The double page spread has a black background which is a typical convention of magazines within the genre but it is also very typical of Kerrang itself. This black background helps the bright red and white text on the page to stand out more as a way to appeal to readers and catch their eye. The main image is in black and white which helps it to blend in with the background. As you can see, the image is clearly from the band in a recording studio as there is a drummer in the background and the singer stands with a microphone. Not only that, the title next to the image implies this. This montage of original images emphasises the exclusivity of the double page spread, which is stated in the top, left corner. This is something which automatically will appeal to readers as they can acknowledge that they are being given first hand information. The layout of the images is quite interesting and atypical of a double page spread, as a double page spread usually consists of one main image which dominates two thirds of the whole page. This gives the page a very different and edgy feel to it. This strip of text placed here is interesting because again, it is quite an unconventional thing to see on a double paged spread. The fact that it is a listing of new tracks from the band the article is on, shows that the band itself is quite popular as the magazine is trying to appeal to its audience by including this information. You can clearly see here that the white text has been used to stand out from the dark background. Not only that, the title is capitalised yet again and the same fonts are used throughout the whole page to keep it consistent and minimal.
Q magazine is a UK music magazine which is published monthly in the UK. The magazine is published by Bauer media and is the biggest selling monthly music magazine in the UK. The magazine was first published in October 1986. There are also other platforms to the magazine such as Q TV and Q Radio. The magazine also has annual Q Awards which award various music acts. The audience for the magazine is predominantly male as only 25% of the audience are known to be female.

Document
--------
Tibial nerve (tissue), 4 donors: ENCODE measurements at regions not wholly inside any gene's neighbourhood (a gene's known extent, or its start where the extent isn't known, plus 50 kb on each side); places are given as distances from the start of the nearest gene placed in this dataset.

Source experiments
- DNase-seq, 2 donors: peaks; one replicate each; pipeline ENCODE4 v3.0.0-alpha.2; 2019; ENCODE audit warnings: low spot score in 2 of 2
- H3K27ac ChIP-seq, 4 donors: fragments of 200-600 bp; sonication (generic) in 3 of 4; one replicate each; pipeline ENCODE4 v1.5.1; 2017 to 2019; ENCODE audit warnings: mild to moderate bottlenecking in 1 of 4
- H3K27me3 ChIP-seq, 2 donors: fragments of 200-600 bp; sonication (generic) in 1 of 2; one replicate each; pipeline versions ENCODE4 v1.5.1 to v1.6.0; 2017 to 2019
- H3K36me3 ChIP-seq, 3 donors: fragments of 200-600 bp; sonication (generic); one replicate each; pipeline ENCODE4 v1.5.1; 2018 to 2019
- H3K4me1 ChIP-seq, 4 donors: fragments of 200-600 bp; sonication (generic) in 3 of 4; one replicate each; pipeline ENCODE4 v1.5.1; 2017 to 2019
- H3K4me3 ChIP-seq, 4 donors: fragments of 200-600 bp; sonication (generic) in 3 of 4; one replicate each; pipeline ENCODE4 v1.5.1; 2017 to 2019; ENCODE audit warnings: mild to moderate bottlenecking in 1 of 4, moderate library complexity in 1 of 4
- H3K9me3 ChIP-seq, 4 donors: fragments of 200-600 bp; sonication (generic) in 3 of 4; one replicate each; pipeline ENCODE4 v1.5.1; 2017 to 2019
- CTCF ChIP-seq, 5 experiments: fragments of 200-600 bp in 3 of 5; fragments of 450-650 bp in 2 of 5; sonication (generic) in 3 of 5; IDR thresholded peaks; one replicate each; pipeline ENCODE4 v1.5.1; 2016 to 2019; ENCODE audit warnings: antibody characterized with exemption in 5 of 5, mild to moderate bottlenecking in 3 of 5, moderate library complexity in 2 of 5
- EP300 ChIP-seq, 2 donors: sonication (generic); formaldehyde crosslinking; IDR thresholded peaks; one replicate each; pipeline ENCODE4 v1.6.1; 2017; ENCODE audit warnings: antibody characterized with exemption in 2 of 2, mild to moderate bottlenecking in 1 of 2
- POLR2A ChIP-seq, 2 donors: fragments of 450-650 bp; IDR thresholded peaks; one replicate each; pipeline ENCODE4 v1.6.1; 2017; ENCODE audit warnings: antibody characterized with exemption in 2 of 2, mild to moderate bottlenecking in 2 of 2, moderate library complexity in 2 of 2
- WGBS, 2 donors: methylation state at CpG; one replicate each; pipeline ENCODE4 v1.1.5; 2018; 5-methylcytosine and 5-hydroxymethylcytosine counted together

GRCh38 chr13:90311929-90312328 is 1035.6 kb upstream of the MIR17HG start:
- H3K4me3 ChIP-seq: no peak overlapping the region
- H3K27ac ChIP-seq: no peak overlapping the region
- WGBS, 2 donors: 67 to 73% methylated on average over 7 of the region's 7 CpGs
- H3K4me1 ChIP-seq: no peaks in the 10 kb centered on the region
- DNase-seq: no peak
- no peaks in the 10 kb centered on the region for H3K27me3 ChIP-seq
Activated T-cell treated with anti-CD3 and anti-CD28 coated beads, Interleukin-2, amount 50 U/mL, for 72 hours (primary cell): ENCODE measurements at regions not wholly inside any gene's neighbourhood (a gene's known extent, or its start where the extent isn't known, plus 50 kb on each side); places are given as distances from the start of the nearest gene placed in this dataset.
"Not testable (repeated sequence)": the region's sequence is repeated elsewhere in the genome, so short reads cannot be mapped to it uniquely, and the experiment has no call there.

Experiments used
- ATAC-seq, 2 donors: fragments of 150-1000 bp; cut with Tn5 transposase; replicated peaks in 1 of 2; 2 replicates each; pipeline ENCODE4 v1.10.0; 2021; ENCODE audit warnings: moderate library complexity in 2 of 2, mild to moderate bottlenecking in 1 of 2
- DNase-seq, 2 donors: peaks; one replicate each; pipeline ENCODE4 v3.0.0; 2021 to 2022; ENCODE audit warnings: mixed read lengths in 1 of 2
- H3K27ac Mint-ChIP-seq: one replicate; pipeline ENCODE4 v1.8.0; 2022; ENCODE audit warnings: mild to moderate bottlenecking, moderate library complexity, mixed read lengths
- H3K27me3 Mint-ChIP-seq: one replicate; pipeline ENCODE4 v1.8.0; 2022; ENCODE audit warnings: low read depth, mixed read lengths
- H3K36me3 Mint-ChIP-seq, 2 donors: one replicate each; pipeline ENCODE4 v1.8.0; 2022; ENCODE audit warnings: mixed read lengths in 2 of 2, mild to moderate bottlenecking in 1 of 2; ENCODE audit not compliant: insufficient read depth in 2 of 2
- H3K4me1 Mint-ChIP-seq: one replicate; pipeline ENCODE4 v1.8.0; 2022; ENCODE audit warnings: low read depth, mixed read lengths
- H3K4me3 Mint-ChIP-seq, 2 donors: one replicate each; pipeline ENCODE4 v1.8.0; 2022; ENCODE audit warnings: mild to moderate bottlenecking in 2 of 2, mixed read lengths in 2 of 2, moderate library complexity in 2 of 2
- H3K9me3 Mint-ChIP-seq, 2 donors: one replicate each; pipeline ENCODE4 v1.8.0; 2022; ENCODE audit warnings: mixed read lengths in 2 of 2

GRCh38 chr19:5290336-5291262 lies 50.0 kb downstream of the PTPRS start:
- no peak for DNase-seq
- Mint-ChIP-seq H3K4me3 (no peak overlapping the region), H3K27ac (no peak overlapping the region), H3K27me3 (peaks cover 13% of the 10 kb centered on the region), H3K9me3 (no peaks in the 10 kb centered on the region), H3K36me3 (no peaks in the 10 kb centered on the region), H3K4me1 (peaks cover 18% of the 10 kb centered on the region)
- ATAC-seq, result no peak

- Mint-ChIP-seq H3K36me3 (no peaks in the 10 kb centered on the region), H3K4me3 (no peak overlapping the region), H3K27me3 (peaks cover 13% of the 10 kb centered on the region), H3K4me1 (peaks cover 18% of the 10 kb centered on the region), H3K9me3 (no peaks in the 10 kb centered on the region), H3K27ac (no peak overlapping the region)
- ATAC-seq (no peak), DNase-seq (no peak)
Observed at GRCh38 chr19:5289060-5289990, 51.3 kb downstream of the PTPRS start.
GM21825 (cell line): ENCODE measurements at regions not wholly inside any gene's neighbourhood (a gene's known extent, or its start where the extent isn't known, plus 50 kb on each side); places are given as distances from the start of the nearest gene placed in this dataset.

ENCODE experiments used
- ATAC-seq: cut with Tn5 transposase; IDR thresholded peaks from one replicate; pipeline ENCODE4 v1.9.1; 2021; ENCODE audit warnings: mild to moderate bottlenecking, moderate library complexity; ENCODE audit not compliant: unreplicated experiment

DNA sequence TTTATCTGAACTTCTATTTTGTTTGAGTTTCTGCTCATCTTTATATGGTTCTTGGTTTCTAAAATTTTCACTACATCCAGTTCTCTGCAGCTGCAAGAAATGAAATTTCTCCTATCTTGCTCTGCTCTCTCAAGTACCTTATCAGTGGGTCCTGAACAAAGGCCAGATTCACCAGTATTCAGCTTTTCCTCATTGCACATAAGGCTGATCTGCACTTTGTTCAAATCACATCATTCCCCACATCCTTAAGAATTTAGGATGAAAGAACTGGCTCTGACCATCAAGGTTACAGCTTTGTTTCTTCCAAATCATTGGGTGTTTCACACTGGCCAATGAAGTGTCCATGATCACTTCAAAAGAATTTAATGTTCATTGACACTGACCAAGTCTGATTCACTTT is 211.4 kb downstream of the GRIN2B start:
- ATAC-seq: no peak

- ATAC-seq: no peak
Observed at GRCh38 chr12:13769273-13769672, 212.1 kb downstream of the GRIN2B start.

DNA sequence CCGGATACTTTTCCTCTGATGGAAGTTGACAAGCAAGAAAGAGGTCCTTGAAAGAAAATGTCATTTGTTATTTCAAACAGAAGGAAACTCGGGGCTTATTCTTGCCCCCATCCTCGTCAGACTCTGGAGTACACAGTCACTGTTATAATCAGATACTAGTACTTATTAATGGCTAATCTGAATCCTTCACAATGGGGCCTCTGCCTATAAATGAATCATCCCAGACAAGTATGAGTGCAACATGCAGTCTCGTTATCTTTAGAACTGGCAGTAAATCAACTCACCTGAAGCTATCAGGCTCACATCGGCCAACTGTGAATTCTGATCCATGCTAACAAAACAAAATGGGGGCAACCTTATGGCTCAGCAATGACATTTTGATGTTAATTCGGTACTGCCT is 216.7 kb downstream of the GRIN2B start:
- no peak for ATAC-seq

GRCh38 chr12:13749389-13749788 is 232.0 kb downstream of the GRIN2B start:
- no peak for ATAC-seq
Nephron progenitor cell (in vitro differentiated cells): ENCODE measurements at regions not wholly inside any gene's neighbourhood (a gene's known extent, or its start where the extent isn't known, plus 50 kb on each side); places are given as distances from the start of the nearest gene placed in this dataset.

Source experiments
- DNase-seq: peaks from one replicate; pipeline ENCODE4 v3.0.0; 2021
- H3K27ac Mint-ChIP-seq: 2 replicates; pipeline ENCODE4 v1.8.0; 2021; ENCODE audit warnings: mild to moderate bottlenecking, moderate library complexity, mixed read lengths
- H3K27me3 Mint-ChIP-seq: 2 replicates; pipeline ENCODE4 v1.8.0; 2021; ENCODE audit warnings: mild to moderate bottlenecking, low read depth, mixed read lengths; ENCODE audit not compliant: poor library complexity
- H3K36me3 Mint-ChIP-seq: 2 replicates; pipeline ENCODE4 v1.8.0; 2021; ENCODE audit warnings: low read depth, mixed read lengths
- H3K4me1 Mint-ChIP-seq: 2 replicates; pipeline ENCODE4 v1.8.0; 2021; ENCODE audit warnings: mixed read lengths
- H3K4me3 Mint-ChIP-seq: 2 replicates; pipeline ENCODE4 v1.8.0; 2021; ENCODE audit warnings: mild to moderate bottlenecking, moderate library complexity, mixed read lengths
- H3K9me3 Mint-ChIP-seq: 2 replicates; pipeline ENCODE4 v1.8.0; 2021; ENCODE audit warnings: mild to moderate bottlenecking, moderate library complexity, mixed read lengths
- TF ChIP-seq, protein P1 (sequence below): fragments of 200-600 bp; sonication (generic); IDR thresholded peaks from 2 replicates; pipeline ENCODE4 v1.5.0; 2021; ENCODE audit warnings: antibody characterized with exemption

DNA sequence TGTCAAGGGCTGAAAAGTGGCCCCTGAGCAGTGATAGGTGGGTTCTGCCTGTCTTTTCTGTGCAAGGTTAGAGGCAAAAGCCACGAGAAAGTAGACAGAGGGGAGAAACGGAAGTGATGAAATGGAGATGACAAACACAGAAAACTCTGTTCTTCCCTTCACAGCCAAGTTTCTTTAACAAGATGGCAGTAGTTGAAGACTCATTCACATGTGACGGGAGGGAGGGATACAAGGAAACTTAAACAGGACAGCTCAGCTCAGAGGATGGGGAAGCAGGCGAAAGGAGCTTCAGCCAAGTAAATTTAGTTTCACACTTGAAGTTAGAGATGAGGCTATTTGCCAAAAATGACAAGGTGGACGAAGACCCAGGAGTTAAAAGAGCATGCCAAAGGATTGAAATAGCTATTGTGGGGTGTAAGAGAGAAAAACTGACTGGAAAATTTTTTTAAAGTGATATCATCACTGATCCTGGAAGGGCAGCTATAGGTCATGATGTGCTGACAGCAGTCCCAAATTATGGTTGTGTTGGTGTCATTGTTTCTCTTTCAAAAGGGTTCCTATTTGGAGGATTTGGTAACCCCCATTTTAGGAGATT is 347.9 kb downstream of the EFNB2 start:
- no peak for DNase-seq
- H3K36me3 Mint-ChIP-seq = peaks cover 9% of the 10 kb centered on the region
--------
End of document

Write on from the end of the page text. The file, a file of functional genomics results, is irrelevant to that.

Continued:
This skyline is presumably to attract new readers to the magazine, as it states that Q is the UK’s biggest magazine. This would appeal to people aren’t readers of the magazine as they would be encouraged to buy it because of its stated popularity. This masthead is quite interesting, as usually Q will have a large red box with the letter Q in white. Here, it has been manipulated so that it would appear that the band member has smashed , as though it was a 3D object. This also relates to the sell line below the main heading ‘MUSE’ which states ‘Matt Bellamy is out of control’. The bright red and white used in the masthead is then continued throughout the whole of the front cover to keep a consistent house style. The only other colours used aside from red and white are black and grey, this is very typical of magazines within the genre. These sell lines are kept within a column format, and are not jotted across the page as they are on most magazines. This is so that these sell lines do not distract from the main image and main article of the magazine. The fact that they are also in red and white helps to keep them consistent with the rest of the contents page. The band member in the main image is dressed in very dark clothing and has dark hair, this adds to the effect of the overall image and the rest of the text and images on the page. He is presented as aggressive with the way he has clearly swung the guitar at the 3D masthead. These sell lines are also very basic and do not take away from the main image on the page. The fact that the lines of text are highlighted in white makes them stand out slightly and helps to take up more space on the page so that it doesn’t look empty. The fonts used on the page are very plain and tend to be capitalised. This is a very typical feature of magazines within the genre. Aside from the main image on the page, this magazine has used another image to advertise another article inside of the magazine. The fact that it is not the main image shows that it may not appeal to all readers, but also the fact that it is on the front cover also shows that it is an important article within the magazine.